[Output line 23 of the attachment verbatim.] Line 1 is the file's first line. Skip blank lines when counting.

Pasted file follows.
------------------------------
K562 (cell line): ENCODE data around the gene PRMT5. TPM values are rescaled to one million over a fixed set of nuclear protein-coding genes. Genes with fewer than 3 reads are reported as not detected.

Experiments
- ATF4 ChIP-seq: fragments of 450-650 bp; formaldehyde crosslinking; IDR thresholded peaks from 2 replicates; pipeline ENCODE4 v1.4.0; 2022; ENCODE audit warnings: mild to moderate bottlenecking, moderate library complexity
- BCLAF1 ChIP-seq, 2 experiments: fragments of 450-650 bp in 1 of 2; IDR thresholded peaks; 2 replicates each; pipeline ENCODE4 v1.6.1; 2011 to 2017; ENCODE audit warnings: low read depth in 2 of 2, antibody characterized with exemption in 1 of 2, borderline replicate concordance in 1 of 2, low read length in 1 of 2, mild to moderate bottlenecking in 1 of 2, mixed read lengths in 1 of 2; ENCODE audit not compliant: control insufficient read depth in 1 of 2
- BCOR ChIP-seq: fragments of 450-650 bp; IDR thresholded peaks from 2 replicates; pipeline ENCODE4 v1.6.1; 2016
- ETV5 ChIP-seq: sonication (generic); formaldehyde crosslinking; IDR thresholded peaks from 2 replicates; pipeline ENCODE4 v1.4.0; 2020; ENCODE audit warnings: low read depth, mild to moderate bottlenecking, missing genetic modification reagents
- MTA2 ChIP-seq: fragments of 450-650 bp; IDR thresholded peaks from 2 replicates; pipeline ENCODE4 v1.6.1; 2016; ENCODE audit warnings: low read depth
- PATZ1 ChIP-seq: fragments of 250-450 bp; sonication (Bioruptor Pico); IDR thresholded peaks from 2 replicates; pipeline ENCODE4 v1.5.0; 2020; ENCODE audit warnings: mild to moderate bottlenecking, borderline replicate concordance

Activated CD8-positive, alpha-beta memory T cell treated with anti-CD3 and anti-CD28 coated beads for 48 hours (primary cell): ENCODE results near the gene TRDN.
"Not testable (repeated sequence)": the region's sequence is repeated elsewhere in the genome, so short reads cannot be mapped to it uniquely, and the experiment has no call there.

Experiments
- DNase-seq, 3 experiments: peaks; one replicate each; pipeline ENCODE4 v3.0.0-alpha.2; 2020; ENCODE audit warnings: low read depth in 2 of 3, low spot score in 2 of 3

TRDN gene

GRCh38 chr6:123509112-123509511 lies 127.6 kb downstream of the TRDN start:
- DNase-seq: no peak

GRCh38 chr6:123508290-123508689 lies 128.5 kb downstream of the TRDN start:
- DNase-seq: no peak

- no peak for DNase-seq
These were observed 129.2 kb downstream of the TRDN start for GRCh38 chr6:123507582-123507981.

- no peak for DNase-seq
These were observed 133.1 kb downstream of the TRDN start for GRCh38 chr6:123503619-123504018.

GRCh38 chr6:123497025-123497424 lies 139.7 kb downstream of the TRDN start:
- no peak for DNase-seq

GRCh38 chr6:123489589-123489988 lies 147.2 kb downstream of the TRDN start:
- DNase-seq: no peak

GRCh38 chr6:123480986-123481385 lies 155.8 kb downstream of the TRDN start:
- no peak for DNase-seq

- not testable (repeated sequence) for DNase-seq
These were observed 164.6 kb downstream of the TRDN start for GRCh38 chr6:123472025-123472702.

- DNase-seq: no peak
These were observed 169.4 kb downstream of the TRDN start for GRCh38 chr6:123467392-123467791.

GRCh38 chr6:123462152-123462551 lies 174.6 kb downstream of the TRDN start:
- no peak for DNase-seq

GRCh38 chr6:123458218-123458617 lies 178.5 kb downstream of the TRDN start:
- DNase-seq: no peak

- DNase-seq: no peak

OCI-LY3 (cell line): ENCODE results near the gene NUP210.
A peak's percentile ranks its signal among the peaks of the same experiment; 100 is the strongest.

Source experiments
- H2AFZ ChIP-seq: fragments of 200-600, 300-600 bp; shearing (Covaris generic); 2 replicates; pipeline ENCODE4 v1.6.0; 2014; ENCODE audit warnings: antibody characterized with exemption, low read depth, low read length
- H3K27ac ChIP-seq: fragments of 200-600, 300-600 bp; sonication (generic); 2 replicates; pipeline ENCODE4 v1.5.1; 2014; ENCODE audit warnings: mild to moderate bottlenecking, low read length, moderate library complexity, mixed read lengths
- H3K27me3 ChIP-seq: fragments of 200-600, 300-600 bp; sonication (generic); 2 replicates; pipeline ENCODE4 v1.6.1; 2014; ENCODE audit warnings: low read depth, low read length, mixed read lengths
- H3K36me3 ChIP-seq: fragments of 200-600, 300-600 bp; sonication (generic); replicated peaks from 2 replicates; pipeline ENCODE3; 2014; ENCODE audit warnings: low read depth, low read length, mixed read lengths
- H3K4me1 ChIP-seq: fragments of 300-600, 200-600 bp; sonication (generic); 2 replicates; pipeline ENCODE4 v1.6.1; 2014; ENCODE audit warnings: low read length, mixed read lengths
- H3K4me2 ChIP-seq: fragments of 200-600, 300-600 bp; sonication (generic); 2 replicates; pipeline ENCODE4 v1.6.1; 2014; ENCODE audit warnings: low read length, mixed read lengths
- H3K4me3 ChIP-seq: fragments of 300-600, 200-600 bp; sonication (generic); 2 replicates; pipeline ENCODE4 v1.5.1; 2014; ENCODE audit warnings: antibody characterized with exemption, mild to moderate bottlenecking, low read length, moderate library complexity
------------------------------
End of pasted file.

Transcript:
- no peak for DNase-seq